Reading Challenge 2021 ~ October Update
Ten days late, but I’m here with my October reading update! This latter section of year has been rough on ye olde reading challenge, but I felt like I started to get my groove back in October. I made a lot of progress in the reading challenge books I was reading, and though I didn’t get to finish any in October, I’ve already checked several off the list so far this month.
- A Longer Fall by Charlaine Harris (#2 Gunnie Rose) I really enjoyed this short series. It’s well done, engaging, and a very unique universe/plot line. Blended alternate history and fantasy, with a gutsy heroine and lots of action, these books were a quick, immersive reading experience.
- Pep Talks for Writers by Grant Faulkner A very motivating read. Still working on implementation but it’s a process. This was very encouraging and had actionable advice, which is sometimes harder to come by.
- The Fellowship of the Ring by J. R. R. Tolkien. Classic, always a favorite. I started rereading the series a few months ago. One of my favorite series of all times.
- Radar Girls by Sara Ackerman Set on Oahu, Radar Girls focuses on the women who took over manning radar transmissions in the early days of American involvement during the second world war. I particularly loved this book for the landscape. It’s been almost a decade since we lived in Hawaii, but I loved recognizing the scenery and places through the book.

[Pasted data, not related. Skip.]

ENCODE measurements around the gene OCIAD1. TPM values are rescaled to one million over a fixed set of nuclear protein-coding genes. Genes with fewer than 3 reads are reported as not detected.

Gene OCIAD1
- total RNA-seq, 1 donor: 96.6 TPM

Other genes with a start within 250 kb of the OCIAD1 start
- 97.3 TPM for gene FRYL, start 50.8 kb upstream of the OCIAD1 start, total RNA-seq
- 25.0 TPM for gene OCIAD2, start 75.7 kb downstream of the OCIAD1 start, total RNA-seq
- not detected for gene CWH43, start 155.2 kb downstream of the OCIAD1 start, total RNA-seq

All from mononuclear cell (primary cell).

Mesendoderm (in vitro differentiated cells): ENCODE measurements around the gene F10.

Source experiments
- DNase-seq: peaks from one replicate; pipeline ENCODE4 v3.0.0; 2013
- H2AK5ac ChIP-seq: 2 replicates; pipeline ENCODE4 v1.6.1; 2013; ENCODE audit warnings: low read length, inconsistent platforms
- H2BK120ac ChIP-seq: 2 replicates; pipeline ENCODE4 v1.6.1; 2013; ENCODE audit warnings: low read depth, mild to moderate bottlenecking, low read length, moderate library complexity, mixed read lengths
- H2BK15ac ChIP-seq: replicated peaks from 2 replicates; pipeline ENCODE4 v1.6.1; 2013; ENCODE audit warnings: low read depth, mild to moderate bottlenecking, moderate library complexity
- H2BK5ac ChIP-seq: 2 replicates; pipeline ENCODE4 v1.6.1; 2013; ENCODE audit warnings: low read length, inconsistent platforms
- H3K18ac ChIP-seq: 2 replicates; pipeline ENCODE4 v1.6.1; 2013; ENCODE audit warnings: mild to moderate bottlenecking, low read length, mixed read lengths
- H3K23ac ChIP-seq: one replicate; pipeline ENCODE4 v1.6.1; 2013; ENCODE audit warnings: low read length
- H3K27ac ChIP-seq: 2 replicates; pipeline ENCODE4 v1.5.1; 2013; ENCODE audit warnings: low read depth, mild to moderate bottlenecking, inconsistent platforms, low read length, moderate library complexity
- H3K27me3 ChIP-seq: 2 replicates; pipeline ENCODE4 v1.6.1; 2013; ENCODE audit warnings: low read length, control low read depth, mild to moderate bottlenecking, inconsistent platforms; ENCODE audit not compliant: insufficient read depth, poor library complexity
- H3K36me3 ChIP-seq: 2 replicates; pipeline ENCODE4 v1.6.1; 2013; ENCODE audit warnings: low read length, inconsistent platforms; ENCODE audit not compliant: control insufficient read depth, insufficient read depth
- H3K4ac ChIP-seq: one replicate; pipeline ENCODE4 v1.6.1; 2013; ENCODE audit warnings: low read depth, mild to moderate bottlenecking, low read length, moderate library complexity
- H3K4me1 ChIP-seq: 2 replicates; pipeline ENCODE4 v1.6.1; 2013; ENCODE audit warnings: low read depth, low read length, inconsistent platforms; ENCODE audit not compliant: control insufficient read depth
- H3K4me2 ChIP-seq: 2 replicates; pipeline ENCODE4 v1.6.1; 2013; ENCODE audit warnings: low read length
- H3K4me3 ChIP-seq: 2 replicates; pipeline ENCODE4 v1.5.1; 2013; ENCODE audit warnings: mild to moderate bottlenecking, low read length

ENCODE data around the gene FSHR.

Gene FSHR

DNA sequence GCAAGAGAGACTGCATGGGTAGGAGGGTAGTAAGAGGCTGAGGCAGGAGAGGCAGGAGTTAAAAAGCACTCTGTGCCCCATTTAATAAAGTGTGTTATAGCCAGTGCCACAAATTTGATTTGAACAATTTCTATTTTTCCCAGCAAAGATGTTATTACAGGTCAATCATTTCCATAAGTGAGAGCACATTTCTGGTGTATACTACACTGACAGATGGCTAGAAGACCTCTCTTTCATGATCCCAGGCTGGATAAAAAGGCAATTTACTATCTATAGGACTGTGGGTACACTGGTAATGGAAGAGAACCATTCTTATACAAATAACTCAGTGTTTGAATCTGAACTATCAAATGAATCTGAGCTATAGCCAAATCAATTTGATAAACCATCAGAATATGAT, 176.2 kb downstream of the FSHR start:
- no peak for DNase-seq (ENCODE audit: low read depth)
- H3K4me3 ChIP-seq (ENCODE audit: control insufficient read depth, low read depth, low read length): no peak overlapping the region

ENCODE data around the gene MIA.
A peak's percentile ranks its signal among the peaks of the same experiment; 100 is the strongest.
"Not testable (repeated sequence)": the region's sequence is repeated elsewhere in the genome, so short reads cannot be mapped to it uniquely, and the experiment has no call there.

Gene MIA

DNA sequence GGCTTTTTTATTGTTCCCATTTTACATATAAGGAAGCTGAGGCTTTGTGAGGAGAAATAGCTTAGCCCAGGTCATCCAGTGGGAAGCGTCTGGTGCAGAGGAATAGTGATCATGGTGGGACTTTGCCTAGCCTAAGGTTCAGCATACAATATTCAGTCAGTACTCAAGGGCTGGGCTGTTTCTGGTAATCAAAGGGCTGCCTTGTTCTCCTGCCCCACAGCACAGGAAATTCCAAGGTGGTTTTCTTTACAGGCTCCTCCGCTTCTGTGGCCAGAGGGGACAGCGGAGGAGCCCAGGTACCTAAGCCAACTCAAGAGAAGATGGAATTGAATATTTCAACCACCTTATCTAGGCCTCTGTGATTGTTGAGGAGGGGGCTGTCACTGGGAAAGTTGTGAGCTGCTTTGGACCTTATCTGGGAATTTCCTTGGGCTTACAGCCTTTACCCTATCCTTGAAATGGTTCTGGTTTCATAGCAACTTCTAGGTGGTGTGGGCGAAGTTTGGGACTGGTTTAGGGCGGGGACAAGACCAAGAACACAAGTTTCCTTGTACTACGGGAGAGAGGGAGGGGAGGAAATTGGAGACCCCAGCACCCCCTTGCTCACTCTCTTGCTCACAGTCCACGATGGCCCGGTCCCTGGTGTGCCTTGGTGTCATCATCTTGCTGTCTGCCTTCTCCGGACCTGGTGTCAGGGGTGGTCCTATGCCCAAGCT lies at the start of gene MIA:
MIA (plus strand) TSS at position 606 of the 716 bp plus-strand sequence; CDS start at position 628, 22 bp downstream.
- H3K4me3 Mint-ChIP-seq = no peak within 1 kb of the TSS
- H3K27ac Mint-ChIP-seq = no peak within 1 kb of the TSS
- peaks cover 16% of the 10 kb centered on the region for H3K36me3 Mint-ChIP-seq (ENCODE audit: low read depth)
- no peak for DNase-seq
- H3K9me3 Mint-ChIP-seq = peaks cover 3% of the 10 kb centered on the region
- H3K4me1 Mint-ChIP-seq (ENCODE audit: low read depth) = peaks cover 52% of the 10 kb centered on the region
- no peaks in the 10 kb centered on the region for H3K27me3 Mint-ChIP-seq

- The Russian Cage by Charlaine Harris (#3 Gunnie Rose) Finishing off this series. It ended well, and I felt like everything was resolved satisfactorily.
- The Art of Inheriting Secrets by Barbara O’Neal English countryside, an estate in disrepair and a plethora of family secrets. I love stories that unfold like a cleverly done piece of origami, and this was like that. Very cozy, and intriguing with a satisfying conclusion.
- When I Found You by Brenda Novak Unremarkable chick flick fiction. Sometimes you just want a easy, fluffy read with a feel-good ending. This fit the bill, but was nothing special beyond that.
- The Bookseller’s Secret by Michelle Gable. Historical fiction about a real historical character is always an interesting take on the classic mantras. Since I haven’t read anything about Nancy Mitford, and particularly haven’t read the book that is central to this story, that part was a little lost on me, but I really enjoyed this book nonetheless. It had the classic secret and discovery on dual timelines theme, which is a favorite for me.
- The Forgotten Letters of Esther Durrant by Kayte Nunn This was probably the most interesting fiction read of the month. Esther is a woman shaken by what we would recognize today as postartum depression, amplified by grief, but in the late 1940s. Against her wishes, her husband commits her to an ‘asylum’ to attempt to recover. The story takes off from there, and I was totally riveted. It would be a great book club read as it raises plenty of moral/ethical questions.
- The Magnolia Sisters by Michelle Major Another chick flick read, but I appreciated that the central values in this particular book revolved more around family and the value of sisters.
Heading into November
I’m focused on finishing out the schole sisters 5×5 reading challenge. I have 4 books left, at my last count, and am so excited to meet that goal for once. My bulk reading goal, on the other hand, is seeming sketchier and more unattainable with every day that passes. I’m currently sitting at 105 books read, and my goal was set at 130. That’s a lot of books to read in basically a month and a half. But, we do have some school breaks coming up, and I do some of my best reading on Christmas break… so we shall see.
How is your reading year looking, as we go into the last 7ish weeks before the new year?